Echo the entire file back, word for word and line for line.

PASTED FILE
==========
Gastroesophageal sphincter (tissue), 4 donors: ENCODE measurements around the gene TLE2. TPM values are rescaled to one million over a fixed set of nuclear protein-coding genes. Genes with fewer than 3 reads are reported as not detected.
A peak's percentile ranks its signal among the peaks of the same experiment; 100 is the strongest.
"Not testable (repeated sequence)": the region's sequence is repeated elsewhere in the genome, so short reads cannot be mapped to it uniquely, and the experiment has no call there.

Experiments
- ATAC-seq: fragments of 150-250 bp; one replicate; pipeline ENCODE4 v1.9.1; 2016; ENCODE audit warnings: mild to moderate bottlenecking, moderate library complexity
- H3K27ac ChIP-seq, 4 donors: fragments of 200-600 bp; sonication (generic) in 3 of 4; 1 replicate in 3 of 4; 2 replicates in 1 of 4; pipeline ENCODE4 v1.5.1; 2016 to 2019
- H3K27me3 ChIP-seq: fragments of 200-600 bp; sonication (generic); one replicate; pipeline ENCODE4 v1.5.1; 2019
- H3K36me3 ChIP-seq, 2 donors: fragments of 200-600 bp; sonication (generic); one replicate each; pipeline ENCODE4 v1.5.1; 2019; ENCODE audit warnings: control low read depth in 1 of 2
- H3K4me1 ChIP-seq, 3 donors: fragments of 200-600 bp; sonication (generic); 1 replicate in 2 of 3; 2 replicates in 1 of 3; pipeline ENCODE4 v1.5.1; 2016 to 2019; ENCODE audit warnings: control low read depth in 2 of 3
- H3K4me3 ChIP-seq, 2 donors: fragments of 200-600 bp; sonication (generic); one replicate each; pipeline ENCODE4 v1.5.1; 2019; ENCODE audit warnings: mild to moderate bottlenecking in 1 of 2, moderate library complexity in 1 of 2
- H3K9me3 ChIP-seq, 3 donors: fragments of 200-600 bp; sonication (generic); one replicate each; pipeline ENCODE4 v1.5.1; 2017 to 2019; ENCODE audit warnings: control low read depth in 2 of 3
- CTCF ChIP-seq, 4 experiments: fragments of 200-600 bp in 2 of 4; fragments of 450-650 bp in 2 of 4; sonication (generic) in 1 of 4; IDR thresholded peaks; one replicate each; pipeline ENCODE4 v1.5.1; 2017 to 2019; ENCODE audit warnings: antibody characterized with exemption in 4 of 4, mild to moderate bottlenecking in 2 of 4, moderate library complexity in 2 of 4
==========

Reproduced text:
Gastroesophageal sphincter (tissue), 4 donors: ENCODE measurements around the gene TLE2. TPM values are rescaled to one million over a fixed set of nuclear protein-coding genes. Genes with fewer than 3 reads are reported as not detected.
A peak's percentile ranks its signal among the peaks of the same experiment; 100 is the strongest.
"Not testable (repeated sequence)": the region's sequence is repeated elsewhere in the genome, so short reads cannot be mapped to it uniquely, and the experiment has no call there.

Experiments
- ATAC-seq: fragments of 150-250 bp; one replicate; pipeline ENCODE4 v1.9.1; 2016; ENCODE audit warnings: mild to moderate bottlenecking, moderate library complexity
- H3K27ac ChIP-seq, 4 donors: fragments of 200-600 bp; sonication (generic) in 3 of 4; 1 replicate in 3 of 4; 2 replicates in 1 of 4; pipeline ENCODE4 v1.5.1; 2016 to 2019
- H3K27me3 ChIP-seq: fragments of 200-600 bp; sonication (generic); one replicate; pipeline ENCODE4 v1.5.1; 2019
- H3K36me3 ChIP-seq, 2 donors: fragments of 200-600 bp; sonication (generic); one replicate each; pipeline ENCODE4 v1.5.1; 2019; ENCODE audit warnings: control low read depth in 1 of 2
- H3K4me1 ChIP-seq, 3 donors: fragments of 200-600 bp; sonication (generic); 1 replicate in 2 of 3; 2 replicates in 1 of 3; pipeline ENCODE4 v1.5.1; 2016 to 2019; ENCODE audit warnings: control low read depth in 2 of 3
- H3K4me3 ChIP-seq, 2 donors: fragments of 200-600 bp; sonication (generic); one replicate each; pipeline ENCODE4 v1.5.1; 2019; ENCODE audit warnings: mild to moderate bottlenecking in 1 of 2, moderate library complexity in 1 of 2
- H3K9me3 ChIP-seq, 3 donors: fragments of 200-600 bp; sonication (generic); one replicate each; pipeline ENCODE4 v1.5.1; 2017 to 2019; ENCODE audit warnings: control low read depth in 2 of 3
- CTCF ChIP-seq, 4 experiments: fragments of 200-600 bp in 2 of 4; fragments of 450-650 bp in 2 of 4; sonication (generic) in 1 of 4; IDR thresholded peaks; one replicate each; pipeline ENCODE4 v1.5.1; 2017 to 2019; ENCODE audit warnings: antibody characterized with exemption in 4 of 4, mild to moderate bottlenecking in 2 of 4, moderate library complexity in 2 of 4